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Standardized tests, which are academic examinations administered to large groups of people, are described as "standardized" largely because each individual's test is graded in the same way. In many cases, such tests are graded by machine, with test takers filling out answers on "bubble sheets" that are run through a computer for grading. In other cases, such as standardized writing exams, a human grader is required, as computers aren't yet capable of analyzing writing skills. In this situation, many graders often are assembled to handle the work, and one test might be read by several people to help ensure objectivity. It is nearly impossible to remove subjectivity or arrive at a grading process consensus when humans are involved, however, and as such, the practice of having humans grade standardized exams is somewhat controversial.
This standardization in grading standardized tests is highly important, as such tests are often highly competitive. Standardized tests are, for instance, examined and compared in the determination of college, law school, medical school, and graduate school admissions. Conformity in grading standardized tests is absolutely essential in order to ensure that such determinations are made fairly and that one individual is not chosen over another simply because of bias or error in the grading process.
Machines can be used for grading standardized tests composed of multiple choice or true-false questions. Many standardized tests are, therefore, composed of such question types because machine grading has a relatively low rate of error and is free from bias. Additionally, the process of grading standardized tests can be completed with great rapidity when all of the tests can be fed through a machine. This is very important for tests that are administered throughout an entire country, as the workload can be far too great for human graders to handle effectively. Such tests are generally administered on "bubble sheets," on which test takers fill in a labeled "bubble" on the answer page in order to select their answers.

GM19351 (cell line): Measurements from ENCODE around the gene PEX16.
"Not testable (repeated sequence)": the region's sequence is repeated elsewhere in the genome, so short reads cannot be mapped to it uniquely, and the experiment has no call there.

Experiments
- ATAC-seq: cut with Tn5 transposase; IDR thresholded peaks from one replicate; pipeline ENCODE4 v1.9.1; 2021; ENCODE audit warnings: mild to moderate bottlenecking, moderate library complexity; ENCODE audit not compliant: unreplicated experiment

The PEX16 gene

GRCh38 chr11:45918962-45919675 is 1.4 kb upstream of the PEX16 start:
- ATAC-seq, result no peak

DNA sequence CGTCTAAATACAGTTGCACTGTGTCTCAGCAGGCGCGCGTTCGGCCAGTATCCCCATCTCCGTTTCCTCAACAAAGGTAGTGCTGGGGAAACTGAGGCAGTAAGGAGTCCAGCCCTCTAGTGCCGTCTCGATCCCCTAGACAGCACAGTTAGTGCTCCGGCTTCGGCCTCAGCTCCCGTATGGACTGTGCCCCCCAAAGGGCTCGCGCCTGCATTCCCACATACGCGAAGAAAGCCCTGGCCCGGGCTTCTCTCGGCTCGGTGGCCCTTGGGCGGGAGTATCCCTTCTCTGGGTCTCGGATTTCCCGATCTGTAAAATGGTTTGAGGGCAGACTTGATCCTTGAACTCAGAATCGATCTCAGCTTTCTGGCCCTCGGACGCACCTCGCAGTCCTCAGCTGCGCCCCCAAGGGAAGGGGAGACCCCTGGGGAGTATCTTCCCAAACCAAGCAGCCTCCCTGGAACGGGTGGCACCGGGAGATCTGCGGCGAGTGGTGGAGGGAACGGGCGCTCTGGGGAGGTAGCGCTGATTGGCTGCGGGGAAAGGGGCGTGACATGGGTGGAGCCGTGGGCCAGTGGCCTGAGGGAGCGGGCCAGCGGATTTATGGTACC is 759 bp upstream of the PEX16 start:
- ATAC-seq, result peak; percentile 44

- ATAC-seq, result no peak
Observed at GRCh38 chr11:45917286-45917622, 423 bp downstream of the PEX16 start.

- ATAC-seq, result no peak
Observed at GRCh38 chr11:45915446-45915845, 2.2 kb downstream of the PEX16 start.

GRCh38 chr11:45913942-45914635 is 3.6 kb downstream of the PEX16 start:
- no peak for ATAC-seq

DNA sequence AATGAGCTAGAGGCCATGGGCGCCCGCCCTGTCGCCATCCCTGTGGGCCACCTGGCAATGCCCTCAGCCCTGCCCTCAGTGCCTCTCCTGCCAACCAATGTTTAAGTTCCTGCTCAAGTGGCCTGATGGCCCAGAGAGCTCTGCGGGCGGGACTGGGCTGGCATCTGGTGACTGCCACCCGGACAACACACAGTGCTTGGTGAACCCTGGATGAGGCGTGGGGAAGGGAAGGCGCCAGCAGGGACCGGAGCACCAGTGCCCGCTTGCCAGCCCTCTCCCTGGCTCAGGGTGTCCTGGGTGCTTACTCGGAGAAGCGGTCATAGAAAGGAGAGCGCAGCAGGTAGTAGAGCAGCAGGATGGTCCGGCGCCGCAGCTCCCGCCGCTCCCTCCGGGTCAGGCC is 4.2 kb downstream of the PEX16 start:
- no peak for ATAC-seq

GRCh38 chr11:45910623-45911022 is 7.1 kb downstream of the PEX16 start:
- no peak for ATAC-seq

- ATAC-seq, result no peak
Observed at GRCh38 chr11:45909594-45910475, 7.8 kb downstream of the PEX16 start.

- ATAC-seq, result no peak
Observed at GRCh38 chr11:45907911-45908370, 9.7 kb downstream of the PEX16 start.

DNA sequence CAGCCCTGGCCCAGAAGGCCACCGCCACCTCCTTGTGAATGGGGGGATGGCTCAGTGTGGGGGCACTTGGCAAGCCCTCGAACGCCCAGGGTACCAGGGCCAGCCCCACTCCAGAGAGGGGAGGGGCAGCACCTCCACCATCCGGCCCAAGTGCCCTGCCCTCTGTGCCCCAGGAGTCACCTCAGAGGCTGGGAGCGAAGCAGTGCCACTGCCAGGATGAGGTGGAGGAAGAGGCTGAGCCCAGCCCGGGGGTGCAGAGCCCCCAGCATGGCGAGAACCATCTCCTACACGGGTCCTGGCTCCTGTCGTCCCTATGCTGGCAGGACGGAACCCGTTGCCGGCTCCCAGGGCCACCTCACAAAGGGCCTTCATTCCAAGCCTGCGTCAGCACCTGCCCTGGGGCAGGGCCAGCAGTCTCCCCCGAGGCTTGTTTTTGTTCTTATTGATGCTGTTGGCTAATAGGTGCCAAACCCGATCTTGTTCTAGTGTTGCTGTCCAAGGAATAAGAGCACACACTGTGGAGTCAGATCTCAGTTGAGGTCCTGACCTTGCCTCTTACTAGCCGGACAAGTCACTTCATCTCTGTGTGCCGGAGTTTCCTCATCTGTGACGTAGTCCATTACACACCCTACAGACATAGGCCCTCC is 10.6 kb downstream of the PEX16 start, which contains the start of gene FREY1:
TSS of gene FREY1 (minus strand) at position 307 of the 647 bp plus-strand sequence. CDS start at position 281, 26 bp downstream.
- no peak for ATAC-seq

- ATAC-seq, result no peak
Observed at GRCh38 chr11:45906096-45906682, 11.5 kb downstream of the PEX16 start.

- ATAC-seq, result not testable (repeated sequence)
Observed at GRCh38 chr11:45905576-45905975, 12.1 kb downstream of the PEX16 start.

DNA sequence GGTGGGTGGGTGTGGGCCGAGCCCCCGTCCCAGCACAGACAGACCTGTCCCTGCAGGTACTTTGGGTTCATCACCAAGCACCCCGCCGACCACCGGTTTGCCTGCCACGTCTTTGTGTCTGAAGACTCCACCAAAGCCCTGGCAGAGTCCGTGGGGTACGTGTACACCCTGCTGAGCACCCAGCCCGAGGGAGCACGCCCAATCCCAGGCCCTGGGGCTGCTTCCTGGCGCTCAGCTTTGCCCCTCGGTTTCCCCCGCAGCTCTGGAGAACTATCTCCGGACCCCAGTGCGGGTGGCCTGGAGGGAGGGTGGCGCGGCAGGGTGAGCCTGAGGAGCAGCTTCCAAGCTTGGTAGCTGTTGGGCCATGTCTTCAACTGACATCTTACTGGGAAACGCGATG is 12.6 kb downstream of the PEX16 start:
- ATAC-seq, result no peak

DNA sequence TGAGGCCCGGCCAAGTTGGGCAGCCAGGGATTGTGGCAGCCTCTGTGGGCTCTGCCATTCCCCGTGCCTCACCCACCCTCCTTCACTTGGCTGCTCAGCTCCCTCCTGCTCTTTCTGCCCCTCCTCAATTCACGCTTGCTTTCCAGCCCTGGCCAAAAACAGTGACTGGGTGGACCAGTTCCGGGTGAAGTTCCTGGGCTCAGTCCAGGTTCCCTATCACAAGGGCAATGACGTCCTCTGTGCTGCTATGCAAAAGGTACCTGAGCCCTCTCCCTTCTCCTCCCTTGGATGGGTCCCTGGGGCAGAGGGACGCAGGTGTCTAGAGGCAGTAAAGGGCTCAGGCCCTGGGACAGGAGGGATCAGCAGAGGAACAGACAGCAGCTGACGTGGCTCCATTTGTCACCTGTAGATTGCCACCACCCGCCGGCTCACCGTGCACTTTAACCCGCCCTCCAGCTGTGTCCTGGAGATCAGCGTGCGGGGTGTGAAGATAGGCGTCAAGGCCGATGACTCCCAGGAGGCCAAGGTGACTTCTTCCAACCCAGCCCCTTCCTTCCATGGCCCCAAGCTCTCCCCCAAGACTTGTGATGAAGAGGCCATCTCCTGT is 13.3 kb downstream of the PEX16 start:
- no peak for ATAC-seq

Not all skills can be tested through the use of bubble sheets, however. Writing skills and the ability to analyze and respond to issues with competence and depth often requires writing or detailed calculation that cannot be examined by a computer. Grading standardized tests with written elements requires the presence of a human grader to read and make judgments on the test taker's work. In some cases, several graders read over each piece of written work and compare scores in order to grant some level of objectivity to the grading process. In other cases, this is not possible.
The use of human intervention in grading standardized tests is somewhat controversial. People with different levels of expertise and different opinions are often unable to come to a consensus on how written work is to be graded. Attempts at remedying these problems include hiring graders only from within relevant fields and requiring graders to undergo extensive training. Biases, however, cannot be completely removed in a single training session, and different graders have been shown to grade the same pieces of writing in vastly different ways. Other factors such as how much the graders are paid and how much experience a given grader has may also bias the process of grading standardized tests.